So let’s not let that last little bit throw out everything else that we agreed on, because we still want to look after our families, we still want to provide for our mission through our business. And personally, we might disagree about the price that’s going to be charged. We might disagree about when that was supposed to be delivered. But we can still agree that we’re still looking out for basically the same thing. So as far as being a Christian capitalist, one of the things that I look at is I look at a way to say, “Listen, is this really going to contribute to the mission? Is this mission-critical?” Because at the end of the day, you know, I’m a lawyer, I could say this. A lot of times, the lawyers are the only ones that win. So that’s going to take you away from your mission. So a lot of times, one of the things that I deal with is to say, “Okay listen. Is this really, really important? Because if it’s really important, then let’s fight about it. If it’s mission critical, let’s fight about it.”
Ray: If it’s a hill worth dying on.
Tripp: Yeah, yeah. But if this is a ticky tacky little thing, you know, let’s take priorities. And so that’s where it really comes in, is I deal with conflict on a day to day basis. And so what I try to say, and what I try to keep in mind myself is, is this mission-critical or is this just something that we can fight over?
Ray: In Song of Songs, it says that it’s the little foxes that destroy the vineyard. And I’m sure you see that a lot, that things that really aren’t mission critical become the big molehill, the big thing. Man, that’s probably rooted in pride a lot. You probably see that.
Tripp: Oh, absolutely. And it does. It absolutely comes down to pride. I’ve been hurt, and it’s hard to get over that. It’s hard. It’s hard to say, “Okay, listen, I’ve been hurt. It stinks. Let’s focus on what really matters.”
Ray: Yeah, folks, we’re talking with Tripp Watson, the CEO and founder of the Watson Firm, the entrepreneur law firm out of Birmingham, Alabama. Believe it or not, Tripp, we are at the end of the program. But I promised before we recorded, there was one question I would absolutely ask. And for those of you who are regular listeners here at Bottom Line Faith, you know that every guest, my last question is what I call my 4:23 question. And if you’re a first-time listener, this is your first episode of Bottom Line Faith, let me set a little context for this. The reason I call this my 4:23 question, it’s rooted out of Proverbs 4:23, where Solomon writes, “Above all else, guard your heart, for it determines the course of your life.”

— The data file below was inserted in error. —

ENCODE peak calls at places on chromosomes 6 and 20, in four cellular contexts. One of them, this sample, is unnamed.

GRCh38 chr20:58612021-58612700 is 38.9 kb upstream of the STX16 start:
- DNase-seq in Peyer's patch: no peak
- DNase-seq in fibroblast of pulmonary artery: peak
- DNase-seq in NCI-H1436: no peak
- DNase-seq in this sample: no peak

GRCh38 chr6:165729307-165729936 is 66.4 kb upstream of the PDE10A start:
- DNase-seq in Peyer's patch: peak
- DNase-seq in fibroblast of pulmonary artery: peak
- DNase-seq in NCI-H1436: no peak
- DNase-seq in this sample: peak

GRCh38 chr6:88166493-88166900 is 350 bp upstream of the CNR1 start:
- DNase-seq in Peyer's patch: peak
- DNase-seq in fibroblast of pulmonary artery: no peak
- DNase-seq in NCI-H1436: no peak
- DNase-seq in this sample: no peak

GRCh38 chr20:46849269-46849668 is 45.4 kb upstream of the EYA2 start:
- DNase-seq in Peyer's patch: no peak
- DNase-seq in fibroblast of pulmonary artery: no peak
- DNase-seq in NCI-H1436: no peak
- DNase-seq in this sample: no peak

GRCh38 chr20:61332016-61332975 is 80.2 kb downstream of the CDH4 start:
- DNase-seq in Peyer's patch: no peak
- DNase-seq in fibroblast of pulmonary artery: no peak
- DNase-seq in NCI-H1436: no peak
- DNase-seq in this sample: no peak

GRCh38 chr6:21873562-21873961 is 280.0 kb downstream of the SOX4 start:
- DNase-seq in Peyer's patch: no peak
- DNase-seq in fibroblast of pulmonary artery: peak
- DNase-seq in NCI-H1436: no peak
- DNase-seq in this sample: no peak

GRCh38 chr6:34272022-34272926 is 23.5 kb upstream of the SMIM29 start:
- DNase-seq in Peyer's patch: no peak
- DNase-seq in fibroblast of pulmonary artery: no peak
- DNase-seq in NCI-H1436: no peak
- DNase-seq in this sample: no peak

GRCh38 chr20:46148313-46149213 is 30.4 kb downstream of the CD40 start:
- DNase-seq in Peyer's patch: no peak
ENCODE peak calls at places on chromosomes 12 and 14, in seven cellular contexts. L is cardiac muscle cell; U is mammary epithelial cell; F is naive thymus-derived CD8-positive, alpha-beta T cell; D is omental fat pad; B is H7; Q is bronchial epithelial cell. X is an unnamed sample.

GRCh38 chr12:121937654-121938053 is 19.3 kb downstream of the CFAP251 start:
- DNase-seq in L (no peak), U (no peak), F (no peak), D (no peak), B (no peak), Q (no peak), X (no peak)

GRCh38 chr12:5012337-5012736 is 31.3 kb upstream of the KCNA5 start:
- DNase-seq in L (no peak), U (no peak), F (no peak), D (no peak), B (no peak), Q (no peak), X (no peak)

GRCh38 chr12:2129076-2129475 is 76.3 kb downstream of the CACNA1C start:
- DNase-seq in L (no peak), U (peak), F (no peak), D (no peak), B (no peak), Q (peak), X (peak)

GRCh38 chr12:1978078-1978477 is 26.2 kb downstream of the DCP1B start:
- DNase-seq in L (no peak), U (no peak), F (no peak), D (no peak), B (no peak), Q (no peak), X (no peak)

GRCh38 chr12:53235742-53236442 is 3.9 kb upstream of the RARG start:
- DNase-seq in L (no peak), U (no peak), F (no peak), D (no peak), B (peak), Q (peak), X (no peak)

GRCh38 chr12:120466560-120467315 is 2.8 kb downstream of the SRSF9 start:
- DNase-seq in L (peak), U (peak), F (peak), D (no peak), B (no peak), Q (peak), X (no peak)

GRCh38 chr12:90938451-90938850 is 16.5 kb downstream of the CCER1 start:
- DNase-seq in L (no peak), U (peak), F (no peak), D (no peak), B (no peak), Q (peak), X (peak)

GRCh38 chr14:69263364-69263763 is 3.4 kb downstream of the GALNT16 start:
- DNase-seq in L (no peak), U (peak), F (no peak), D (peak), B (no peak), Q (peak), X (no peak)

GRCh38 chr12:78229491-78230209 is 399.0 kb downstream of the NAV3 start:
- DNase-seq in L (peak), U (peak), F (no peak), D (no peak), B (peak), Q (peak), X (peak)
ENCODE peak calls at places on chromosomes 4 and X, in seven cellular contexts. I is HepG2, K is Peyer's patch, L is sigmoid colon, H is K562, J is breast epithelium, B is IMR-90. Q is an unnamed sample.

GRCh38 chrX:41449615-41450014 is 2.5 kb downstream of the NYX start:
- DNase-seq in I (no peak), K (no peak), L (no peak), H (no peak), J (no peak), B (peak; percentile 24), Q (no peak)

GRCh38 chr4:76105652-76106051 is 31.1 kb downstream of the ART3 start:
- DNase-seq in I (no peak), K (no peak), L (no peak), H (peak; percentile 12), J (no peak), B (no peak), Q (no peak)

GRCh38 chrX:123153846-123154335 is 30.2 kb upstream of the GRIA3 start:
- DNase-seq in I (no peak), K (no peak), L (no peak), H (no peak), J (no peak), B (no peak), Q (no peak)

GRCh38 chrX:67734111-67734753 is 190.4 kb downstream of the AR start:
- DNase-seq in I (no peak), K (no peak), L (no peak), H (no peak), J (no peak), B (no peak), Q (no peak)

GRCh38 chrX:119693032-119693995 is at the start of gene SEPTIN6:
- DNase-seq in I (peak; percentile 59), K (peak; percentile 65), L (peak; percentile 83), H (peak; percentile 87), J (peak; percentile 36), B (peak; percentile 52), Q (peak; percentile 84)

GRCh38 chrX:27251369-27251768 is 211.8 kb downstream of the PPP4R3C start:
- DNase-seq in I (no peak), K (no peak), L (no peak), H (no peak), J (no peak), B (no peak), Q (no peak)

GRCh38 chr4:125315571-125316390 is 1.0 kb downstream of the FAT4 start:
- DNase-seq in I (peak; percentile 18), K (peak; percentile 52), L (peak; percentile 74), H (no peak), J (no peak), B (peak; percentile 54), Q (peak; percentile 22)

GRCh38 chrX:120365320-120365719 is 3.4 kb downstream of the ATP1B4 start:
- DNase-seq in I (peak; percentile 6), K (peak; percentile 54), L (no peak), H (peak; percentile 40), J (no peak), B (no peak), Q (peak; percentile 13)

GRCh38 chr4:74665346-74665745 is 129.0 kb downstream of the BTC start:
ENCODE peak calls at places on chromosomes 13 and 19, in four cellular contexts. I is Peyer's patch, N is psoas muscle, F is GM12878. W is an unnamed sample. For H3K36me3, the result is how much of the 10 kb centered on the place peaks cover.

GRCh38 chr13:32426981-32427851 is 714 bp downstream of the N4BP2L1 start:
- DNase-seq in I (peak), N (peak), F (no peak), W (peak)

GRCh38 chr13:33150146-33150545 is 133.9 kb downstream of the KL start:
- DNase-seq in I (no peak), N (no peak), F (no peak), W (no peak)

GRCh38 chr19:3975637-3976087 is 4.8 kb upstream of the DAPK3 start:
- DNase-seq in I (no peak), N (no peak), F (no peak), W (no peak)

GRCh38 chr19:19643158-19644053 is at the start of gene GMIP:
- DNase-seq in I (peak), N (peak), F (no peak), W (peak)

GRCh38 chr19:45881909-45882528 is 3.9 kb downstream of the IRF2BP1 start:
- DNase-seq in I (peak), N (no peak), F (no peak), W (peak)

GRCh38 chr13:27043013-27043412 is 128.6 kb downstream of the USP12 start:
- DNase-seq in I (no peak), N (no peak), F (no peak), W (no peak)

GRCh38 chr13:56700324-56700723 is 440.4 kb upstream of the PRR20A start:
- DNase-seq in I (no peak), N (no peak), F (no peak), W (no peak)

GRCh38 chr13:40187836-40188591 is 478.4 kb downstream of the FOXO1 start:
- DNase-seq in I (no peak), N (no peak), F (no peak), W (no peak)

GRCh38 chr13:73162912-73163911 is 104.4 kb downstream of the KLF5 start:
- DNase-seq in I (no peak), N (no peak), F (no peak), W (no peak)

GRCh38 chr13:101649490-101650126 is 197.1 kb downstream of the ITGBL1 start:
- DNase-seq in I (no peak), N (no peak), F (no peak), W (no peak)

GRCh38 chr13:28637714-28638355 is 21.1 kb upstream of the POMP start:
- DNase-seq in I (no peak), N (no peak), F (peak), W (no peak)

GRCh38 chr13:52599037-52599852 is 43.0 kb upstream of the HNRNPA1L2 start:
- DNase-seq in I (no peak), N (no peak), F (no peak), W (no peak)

And Tripp, there’s some biblical scholars who believe that these may have been some of the last words that Solomon penned. We know he gave us Proverbs, he wrote much of Ecclesiastes, and the Bible describes him as the richest, wisest man who ever lived. And we don’t know for sure, but maybe he’s gathering around his friends, his loved ones, those who are most precious to him, and he’s conversing and saying, “Look, I know I’ve given you all these pearls of wisdom, all these principles to live by, all these truths that are important in life and serving God. But above all else, remember this. This is like the one thing, if you forget all the others. Above all else, guard your heart, for it determines the course of your life.” So Tripp, we don’t know how much time any of us have on Earth, but let’s just wind the clock forward, and you’re at the tail end of your time this side of eternity, and you’ve gathered your family, your friends and your loved ones. And it’s now your chance to pass along your above all else advice. So Tripp, fill in the blank, above all else…
Tripp: Strive for something bigger than you, that will outlive you. That’s a common issue with millennials, is we often look at that. I grew up and saw my dad work, you know, 70, 80 hours a week, working at a kitchen counter. And one of the things that I recognized was that at the end of the day, I didn’t want to sit down and say, cause my dad passed away when he was relatively young. And I didn’t want to sit down at the end of my days and say, “I wish I’d worked more.” What I did want to say is that I wanted to build something that would live beyond me. So try to figure out what that is. I’ve tried to figure out what that is. And just continue to work towards that mission and build that mission, because if it’s a truly worthwhile mission, it’ll outlive you. And that’s the most important.
Ray: Love it. Well, folks, I hope that you have, like me, taken a lot of notes. Tripp, this has been fantastic. Thanks for joining us.
Tripp: Thank you.
Ray: And I hope this has been an encouragement to you, Tripp, but I know that it’s been an encouragement to our listeners, particularly those who are contemplating starting new business, have an existing business, and you know that the Lord has convicted you in this episode that you need to be a good steward. And one of the ways to be a good steward is through proper planning and documentation, moving that company forward.